Have you ever imagined being able to whittle your days away while laying on a beach sipping coconuts, with only monkeys for neighbors? Starting from modest roots, much like ourselves, Ryan Biddulph of Blogging From Paradise has upheaved everything conventional and created for himself a personal paradise. A published author and public speaker, Ryan is the champion for the digital nomad. With an incredible talent for living a life of island hopping and leisure, Ryan shares the “How tos” through his frank and incredibly fun blog. Personally he has been a huge help for my own blogging strategies. If being free – however you may define it -is your goal, take a moment and connect with Ryan…
Tell us about Blogging From Paradise. Who are you, what are you all about, you’re first introduction to traveling, and how long you’ve been on the road
My name is Ryan Biddulph and I am a guy who loves freeing me and my audience through traveling. I created Blogging from Paradise to inspire folks to retire to a life of island hopping through smart blogging, as I have done. I was introduced to traveling by flying 23 hours from NYC to Bali. First flight. First international trip. First vacation in 20 years. I do dive into things. I have been traveling the world for 4 years in a row as of now. I just want to free folks. I was a bored, depressed broke ass security guard and now I have created a full time income earning blog, and I created BFP to help struggling travel bloggers to boost their cash flow, so they need not return home to make that paper, if they don’t want to.
It must have been really tough leaving everything you knew behind. Was there any hesitation? If so, how did you overcome that, and what was your inspiration?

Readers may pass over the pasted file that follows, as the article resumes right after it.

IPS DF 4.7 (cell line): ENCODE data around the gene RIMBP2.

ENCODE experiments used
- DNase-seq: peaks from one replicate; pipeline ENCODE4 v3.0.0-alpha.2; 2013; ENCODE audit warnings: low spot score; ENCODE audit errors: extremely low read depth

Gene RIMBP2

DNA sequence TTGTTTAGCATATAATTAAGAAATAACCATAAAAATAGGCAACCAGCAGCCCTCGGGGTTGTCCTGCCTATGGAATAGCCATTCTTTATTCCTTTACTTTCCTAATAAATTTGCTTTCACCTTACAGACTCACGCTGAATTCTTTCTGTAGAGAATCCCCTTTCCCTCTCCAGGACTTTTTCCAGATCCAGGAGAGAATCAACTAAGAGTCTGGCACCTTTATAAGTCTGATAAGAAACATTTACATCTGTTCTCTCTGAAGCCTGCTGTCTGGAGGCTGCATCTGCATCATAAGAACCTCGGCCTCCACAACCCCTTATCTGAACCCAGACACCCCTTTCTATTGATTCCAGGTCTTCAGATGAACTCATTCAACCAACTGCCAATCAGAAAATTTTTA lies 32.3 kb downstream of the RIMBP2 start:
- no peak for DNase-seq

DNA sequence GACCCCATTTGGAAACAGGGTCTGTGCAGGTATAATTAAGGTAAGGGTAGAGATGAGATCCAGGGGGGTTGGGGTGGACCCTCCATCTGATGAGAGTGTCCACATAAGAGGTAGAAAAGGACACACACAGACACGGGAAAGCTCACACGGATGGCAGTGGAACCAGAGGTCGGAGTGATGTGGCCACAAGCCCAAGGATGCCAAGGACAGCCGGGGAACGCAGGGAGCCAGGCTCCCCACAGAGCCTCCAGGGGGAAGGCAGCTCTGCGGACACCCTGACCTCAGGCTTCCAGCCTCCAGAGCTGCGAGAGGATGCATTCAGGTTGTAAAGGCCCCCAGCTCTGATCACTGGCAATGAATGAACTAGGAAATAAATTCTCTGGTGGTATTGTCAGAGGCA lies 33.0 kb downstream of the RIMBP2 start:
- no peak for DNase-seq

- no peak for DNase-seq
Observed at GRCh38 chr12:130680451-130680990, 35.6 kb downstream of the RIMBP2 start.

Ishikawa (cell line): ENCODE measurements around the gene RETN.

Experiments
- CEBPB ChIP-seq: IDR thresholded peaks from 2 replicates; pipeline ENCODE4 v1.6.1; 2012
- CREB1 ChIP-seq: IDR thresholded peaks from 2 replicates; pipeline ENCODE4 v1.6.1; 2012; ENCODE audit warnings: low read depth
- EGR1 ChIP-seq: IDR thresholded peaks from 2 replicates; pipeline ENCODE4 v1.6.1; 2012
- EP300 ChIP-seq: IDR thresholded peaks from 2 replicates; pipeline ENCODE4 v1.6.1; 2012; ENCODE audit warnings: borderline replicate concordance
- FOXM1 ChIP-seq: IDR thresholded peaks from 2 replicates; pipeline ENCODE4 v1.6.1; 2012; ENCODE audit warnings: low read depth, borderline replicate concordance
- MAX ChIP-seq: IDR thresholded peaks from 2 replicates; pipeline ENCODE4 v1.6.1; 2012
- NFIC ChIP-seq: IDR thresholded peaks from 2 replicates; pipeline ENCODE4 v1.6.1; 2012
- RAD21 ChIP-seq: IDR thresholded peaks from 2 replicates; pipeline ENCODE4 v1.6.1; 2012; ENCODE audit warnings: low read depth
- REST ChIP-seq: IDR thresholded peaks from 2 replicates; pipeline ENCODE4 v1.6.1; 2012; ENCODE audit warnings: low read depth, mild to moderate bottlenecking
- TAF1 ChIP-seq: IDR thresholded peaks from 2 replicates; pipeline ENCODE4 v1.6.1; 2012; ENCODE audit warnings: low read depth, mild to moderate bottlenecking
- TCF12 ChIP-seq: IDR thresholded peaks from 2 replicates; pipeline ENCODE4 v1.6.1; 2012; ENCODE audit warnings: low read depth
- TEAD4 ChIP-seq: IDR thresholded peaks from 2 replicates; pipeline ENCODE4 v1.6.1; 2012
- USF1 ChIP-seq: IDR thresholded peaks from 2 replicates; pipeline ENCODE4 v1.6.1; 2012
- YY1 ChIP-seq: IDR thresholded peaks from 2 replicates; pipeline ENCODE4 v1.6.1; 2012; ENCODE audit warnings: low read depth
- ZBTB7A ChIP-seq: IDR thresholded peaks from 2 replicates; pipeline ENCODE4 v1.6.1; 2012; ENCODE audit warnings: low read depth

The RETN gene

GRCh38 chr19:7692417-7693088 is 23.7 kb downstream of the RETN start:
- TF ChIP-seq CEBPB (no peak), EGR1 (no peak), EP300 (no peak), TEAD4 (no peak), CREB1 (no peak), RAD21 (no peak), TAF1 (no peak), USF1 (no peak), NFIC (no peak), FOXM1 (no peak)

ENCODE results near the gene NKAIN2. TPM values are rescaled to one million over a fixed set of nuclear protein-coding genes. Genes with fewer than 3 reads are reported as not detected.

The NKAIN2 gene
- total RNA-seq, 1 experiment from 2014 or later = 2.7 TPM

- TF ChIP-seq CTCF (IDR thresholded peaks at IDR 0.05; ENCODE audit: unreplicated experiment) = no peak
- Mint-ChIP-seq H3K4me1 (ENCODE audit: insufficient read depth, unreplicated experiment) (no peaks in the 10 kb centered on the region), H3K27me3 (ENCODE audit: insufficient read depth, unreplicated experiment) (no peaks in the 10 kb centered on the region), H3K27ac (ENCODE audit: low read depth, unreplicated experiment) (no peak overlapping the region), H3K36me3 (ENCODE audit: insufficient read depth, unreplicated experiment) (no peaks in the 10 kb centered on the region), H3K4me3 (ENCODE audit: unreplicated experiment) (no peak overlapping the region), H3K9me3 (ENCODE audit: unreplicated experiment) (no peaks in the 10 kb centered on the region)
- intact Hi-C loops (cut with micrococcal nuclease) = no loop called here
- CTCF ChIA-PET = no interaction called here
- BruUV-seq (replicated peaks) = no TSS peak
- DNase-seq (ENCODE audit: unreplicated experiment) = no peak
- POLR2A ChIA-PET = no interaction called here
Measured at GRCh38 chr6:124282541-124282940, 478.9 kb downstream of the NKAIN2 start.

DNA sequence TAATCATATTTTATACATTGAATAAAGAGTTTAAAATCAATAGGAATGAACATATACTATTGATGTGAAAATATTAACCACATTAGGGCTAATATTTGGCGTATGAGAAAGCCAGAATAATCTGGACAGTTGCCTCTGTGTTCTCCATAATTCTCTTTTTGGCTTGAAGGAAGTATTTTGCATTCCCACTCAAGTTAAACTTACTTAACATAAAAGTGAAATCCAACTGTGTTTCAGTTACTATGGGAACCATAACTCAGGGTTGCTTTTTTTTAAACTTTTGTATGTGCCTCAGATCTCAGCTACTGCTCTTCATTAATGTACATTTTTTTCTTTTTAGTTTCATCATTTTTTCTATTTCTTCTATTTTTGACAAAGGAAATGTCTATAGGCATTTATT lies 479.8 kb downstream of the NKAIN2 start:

Nope honestly Carey, it wasn’t, because I outgrew NJ. I was broke. I was depressed. I hated my life there, not because of NJ – not a bad state – but because I wanted to see more of the world, and being bound to the USA didn’t allow me to do that. No hesitation, my wife Kelli booked tickets to Bali, I hopped onto my first flight, on my first trip abroad, halfway across the world, and never looked back. I was inspired to be free, so I did the uncomfortable things to make that freeing life a dream reality.
How do you afford staying on the road as long as you have? Any tricks/advice you can share with us?
Build a blog that makes some paper Seriously, I’d say, create value and connect with inspired, authority bloggers, to boost your passive and active cash flow. Then, you can visit countries where the exchange rate rocks: Thailand, Indonesia, Cambodia, India, Nepal, etc, etc. We’re in Bali now. My wife and I eat lunch for 2, for about $5, and it’s a HUGE plate of veggies and proteins, and rice, at a local spot called Warung Warung in Jimbaran, Bali. It does not suck to have 1 USD = 13,000 Ruppiah, just about, as when our flight lands in Bali, and in Thailand, our USD earning net worth jumps like five fold or more, if we’re staying in incredibly cheap places like Chian Mai, Thailand. Generate that full time income through blogging and visit countries with a low cost of living to capitalize on the internet lifestyle.